The nature of the invention will be readily understood from the following description when read in connection with the accompanying drawing, and the novel features will be particularly pointed out in the appended claims.
In the drawing,
Fig. 1 is a vertical, sectional view of a tension device embodying this invention and showing it in its operative position in a 2 for 1 twister;
Fig. 2 is a side elevation on a larger scale of the tension device shown in Fig. 1; and
Fig. 3 is a horizontal, sectional view taken substantially on the line 3 3, Fig. 2.
Referring rst to Fig. 1, the 2 for l twisted parts there illustrated comprise a holder 2 supporting a supply cop or yarn package 3, the holder including a central tubular tapered sleeve 4 and being supported in its operative position lby the engagement of the sleeve with the outer races or casings of upper and lower ball bearings 5 and 6, respecrevolves with it but the yarn carrier 2 is normally held stationary by magnets, or by some other suitable means. When the machine is in operation the yarn 9 is drawn from the outer surface of the cop 3, is led into the top of the tension device which is mounted in the upper end of the sleeve 4, travels down through a bore provided f for its passage in the spindle 1 and then out through a lateral opening (not shown), in the side of the spindle to one of the eyes of the ier 8. From there it runs up through a guide eye to the power-driven takeoff rolls.
As above indicated, the specific embodiment of the invention here illustrated is designed especially to meet the requirements of a twister of this type, although it is contemplated that features of the invention will be found equally useful in other thread tensions. This device comprises a body I0, usually consisting of a casting, provided at its ends with upper and lower tubular Shanks or extensions indicated at a. and b, respectively, which serve to guide the yarn as it passes through the device. Between these tubular sections is a recess or seat c in which the thread tensioning or gripping members are mounted. These include a bottom plate I2 resting on shoulders d-d, Fig. 3, which form parts of the bottom of the socket c, the plate being pressed into place between the walls of the recess and held there by friction. Cooperating with this member is a pressure plate I3 having a flat bottom face resting on the flat upper surface of the plate I2 and also provided with two right-angle flanges e and f, respectively. Preferably this pressure plate consists of a single piece of sheet stock with one end turned up to form the flange e and the opposite end portion folded backwardly upon itself and the tip then bent upwardly at right angles to form the second flange f.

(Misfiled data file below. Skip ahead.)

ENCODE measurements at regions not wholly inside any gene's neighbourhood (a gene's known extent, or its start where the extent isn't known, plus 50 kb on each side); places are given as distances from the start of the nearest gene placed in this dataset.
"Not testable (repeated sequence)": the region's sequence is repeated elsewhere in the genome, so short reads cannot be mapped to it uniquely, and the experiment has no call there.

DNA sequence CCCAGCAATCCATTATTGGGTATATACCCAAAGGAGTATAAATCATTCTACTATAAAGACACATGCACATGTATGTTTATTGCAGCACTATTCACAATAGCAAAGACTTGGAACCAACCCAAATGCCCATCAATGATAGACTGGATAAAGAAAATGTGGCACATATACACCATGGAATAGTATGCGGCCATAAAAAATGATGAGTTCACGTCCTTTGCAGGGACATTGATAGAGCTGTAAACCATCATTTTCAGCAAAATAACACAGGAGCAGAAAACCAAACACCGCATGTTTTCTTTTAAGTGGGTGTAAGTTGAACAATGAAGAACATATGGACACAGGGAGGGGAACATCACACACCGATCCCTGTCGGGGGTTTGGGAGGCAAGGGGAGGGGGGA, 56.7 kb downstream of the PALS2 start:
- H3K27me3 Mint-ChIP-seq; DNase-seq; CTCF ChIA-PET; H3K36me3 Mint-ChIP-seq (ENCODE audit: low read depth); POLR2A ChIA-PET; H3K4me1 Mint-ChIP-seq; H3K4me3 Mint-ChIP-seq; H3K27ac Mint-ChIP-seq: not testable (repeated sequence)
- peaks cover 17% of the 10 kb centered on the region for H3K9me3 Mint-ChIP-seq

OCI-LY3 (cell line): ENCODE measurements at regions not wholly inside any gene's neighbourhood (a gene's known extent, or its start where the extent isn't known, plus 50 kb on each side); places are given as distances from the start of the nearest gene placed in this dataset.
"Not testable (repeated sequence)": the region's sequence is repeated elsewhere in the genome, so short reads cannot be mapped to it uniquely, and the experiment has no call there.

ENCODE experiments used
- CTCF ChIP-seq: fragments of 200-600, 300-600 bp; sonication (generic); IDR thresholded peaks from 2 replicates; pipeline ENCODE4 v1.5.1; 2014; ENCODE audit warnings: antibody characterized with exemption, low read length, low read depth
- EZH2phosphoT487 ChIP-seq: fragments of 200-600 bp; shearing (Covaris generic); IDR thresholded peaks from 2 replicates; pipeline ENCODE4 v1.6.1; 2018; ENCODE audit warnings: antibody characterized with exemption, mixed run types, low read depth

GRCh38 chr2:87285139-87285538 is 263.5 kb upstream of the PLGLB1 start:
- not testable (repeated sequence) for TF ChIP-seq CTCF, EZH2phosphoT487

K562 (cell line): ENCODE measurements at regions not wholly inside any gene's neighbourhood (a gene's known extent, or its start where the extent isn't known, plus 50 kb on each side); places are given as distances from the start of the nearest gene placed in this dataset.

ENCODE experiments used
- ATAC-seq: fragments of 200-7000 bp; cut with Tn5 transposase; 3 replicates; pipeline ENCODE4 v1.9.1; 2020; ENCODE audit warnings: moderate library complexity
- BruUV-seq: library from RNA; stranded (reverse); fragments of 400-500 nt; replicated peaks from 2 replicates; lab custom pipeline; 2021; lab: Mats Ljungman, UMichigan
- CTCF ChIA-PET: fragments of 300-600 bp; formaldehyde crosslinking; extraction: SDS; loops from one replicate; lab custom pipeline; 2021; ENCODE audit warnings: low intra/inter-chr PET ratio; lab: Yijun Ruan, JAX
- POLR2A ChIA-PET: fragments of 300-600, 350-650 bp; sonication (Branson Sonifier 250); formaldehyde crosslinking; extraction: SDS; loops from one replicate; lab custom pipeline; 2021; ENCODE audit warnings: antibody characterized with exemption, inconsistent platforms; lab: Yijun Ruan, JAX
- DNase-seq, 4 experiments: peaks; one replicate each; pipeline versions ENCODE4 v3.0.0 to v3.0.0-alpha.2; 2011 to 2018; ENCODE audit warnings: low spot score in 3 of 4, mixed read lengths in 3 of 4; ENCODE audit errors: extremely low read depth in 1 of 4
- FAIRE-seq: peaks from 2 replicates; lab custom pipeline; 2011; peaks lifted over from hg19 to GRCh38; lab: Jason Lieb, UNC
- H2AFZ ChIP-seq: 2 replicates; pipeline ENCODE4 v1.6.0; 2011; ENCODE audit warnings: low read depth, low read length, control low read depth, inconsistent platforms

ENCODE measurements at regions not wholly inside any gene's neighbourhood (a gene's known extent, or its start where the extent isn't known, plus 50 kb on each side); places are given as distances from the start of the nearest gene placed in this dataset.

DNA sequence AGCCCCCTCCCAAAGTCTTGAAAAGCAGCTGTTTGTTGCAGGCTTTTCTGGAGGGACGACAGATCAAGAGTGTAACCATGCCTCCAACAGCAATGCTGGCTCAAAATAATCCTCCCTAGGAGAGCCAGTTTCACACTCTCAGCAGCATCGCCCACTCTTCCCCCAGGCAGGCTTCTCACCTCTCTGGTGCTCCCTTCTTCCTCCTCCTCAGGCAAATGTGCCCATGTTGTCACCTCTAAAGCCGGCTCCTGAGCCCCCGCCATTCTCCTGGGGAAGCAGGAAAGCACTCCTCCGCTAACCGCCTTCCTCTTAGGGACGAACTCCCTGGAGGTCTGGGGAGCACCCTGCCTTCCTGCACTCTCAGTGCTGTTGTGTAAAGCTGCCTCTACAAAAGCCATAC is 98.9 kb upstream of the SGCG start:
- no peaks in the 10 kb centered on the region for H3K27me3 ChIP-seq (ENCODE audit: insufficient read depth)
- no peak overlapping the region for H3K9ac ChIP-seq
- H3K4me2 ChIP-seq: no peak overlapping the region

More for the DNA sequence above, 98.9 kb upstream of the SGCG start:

The pressure with which the plate I3 bears against its cooperating plate I2 is applied by a spring I4 of the leaf type and, in the form shown, consisting of a length of spring wire of circular section, one end portion of which rests in two notches formed centrally in the edges of the flanges e and f. The greater portion of the length of the wire, however, lies in a groove formed lengthwise in a screw-threaded section of the tubular extension a. Threaded on to this section is an adjusting nut I5 and a check nut I6, both of which encircle the spring I4 as well as the part a. As shown in Fig. 1, the upper end of the spring is bent at right angles and enters a. hole in the extension a thus holding the spring against lengthwise movement in either direction.